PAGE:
A WOMAN has shared a heartbreaking photo which lays bare the reality of drug addiction after her brother-in-law's fatal overdose.
Nichole Cicotte posted the image of her family surrounding Chris Pennington, 35, as they said their goodbyes to him in hospital.
The dad-of-two, from Michigan, US, died on June 1 from an overdose of cocaine and fentanyl – a powerful opioid painkiller.
Writing alongside the image, Nichole said: "This is addiction. It's a 3am phone call that we knew was coming, but prayed it never would.
Addiction is… a 3am phone call that we knew was coming, but prayed it never would
"It's a doctor having to tell another family that their loved one is legally braindead. It's a mother's heart being ripped out from her chest.
"This is a room (and a whole hospital waiting room) full of brothers, sisters, nieces, nephews, cousins, aunts, uncles, and friends beating themselves up that they didn't do more to save you.
"It's a daughter and a son who have to figure this world out without their dad.
"This is an empty chair at every family event. This is waking up on Monday morning feeling empty. Feeling angry, because how could you do this to us?
"Feeling sad because we know you fought so hard to recover. Feeling guilty because we wonder if we could of done more to save you.
"Feeling a sense of relief that you're no longer battling your demons. Finding comfort in knowing the Caucasian John Doe they have in the morgue isn't you."
'Drugs don't love you'
The post continued: "This is a man who loved with everything he had. A man who valued family more than anything. A father who adored his children. A son, a brother, a goofy uncle, a friend to anyone who had the pleasure to know him.
"This is 'just one more time' .. 'just a little hit' .. 'I know my tolerance' ..
"This is 6 months without you and still not knowing how to process that you're gone.
"This is addiction. Drugs don't love you. Your family and friends do."
Speaking to DailyMail.com, Nichole explained that her brother-in-law had struggled with addiction since he was a teenager.
He was already abusing alcohol and prescription pills when she met his brother and her now husband Mike Cicotte 11 years ago.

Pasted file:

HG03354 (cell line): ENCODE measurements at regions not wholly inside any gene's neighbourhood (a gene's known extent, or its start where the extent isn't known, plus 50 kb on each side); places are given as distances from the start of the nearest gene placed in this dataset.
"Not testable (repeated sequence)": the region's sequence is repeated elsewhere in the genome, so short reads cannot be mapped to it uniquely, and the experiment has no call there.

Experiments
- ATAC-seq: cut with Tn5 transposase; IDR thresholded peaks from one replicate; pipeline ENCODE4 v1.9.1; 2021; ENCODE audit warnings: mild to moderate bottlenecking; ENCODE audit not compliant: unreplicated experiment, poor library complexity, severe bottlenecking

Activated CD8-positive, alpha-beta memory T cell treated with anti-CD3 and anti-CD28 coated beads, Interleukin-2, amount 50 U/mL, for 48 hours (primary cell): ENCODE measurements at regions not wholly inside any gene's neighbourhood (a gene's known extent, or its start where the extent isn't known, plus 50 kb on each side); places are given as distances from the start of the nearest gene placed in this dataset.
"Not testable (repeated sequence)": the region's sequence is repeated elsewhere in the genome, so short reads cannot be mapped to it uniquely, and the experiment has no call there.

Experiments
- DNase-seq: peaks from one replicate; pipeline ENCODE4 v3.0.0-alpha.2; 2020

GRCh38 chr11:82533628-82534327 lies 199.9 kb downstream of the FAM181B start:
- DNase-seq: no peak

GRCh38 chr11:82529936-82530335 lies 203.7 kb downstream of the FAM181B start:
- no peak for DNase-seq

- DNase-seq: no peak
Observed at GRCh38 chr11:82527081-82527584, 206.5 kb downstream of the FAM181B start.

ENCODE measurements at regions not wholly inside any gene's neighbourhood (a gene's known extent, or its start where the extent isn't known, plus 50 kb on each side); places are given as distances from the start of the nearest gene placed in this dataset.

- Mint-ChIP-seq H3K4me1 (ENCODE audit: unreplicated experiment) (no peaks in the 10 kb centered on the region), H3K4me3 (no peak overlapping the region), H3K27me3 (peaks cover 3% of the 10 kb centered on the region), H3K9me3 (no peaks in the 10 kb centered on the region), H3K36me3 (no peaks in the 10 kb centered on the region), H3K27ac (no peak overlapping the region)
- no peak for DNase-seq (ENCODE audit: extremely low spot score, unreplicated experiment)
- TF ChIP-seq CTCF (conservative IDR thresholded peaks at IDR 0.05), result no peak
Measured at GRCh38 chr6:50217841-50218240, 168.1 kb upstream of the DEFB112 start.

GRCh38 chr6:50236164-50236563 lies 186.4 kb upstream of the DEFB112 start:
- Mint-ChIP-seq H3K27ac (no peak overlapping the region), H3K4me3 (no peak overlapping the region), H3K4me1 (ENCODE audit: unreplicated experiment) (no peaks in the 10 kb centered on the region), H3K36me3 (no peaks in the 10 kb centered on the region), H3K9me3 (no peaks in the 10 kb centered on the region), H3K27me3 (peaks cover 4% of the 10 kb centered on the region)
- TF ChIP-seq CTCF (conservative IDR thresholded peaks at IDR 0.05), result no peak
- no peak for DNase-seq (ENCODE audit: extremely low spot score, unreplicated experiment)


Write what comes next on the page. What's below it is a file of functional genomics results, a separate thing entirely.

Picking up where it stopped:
Chris went into rehab earlier this year and managed to stay clean for a few months, but fell off the wagon again.
She said: "He had his ups and his downs, but his downs were worsening over the years.
"Towards the end, he lost everything. His house, his job, relationships were broken."
He had his ups and his downs, but his downs were worsening over the years
Nichole was on a trip to Disney World with her husband and children in May when they received several missed phone calls from the family.
Chris had been taken into intensive care after going on a drug binge and had taken cocaine laced with fentanyl.
Grief gone viral
The photo she posted on Facebook, which has since been shared more than 16,000 times, was taken as the family surrounded Chris in hospital.
It shows a man, who Nichole later identified as her husband Mike, sitting on a chair with his head in his hands.
She wrote: "The man mourning is my husband mourning the loss of his big brother."
What is fentanyl?
- Fentanyl is a strong opiod painkiller that is used by many patients around the world suffering from chronic conditions.
- It works by stopping pain signals being sent to the nerves in the brain, meaning users do not suffer any discomfort.
- Due to its strength, it is highly controlled by doctors and pharmacists and cannot be prescribed for children.
- It can be administered in patch form or can be injected into the body via a needle or a drip.
- Like most drugs, there is a high risk of overdosing on Fentanyl if you take more than the recommended dose.
- And due to the drug being a powerful opoid, overdosing on it can prove to be fatal.
- Police in cities across the US and Canada are also seeing people become hooked on the drug due to its highly-addictive nature.
- Some even combine the drug with heroin or cocaine to create an even more potent formula, that heightens it effect of feeling relaxed.
Nichole decide to share her family's grief in the hope that it can help others suffering from addiction and encourage them to quit.
The mum said: "They're not junkies. They're someone's family and they're loved dearly. Overall, I hope at least one addict sees my post and chooses the path of recovery before they end up being taken away by this disease."
She later updated her post to include a link to a Facebook page that her mother-in-law set up after her son’s death called “Parents of Children Who OD’d.”
Fentanyl has been blamed for the opioid crisis currently gripping America as well as the high profile deaths of Prince and Mac Miller, among others.
Last year, officials warned New Yorkers of taking cocaine as drug dealers had mixed it with the opoid.
Ray Donovan, from the New York branch of the Drug Enforcement Agency, told SiLive: "Fentanyl is not just a game changer, it ends games and ends lives.
"Fentanyl is the most lethal drug threat on our streets today because it is cheap, it is unregulated, it is being mixed with other drugs and it is man-made."
Much of fentanyl found in the US, originates in China.
But it is often smuggled through Mexico, where it is often pressed into pills.
Authorities have found inconsistencies in the doses of fentanyl contained in the same batch of pills. Mexican cartels also produce the drug from precursor chemicals, mainly imported from China.
Fentanyl was first created in the 1960s as a treatment for cancer pain and a more powerful form, carfentanyl, is used to tranquilise elephants.
The drug – which is commonly cut into street heroin – hit headlines after musician Prince died from an accidental overdose in 2016.
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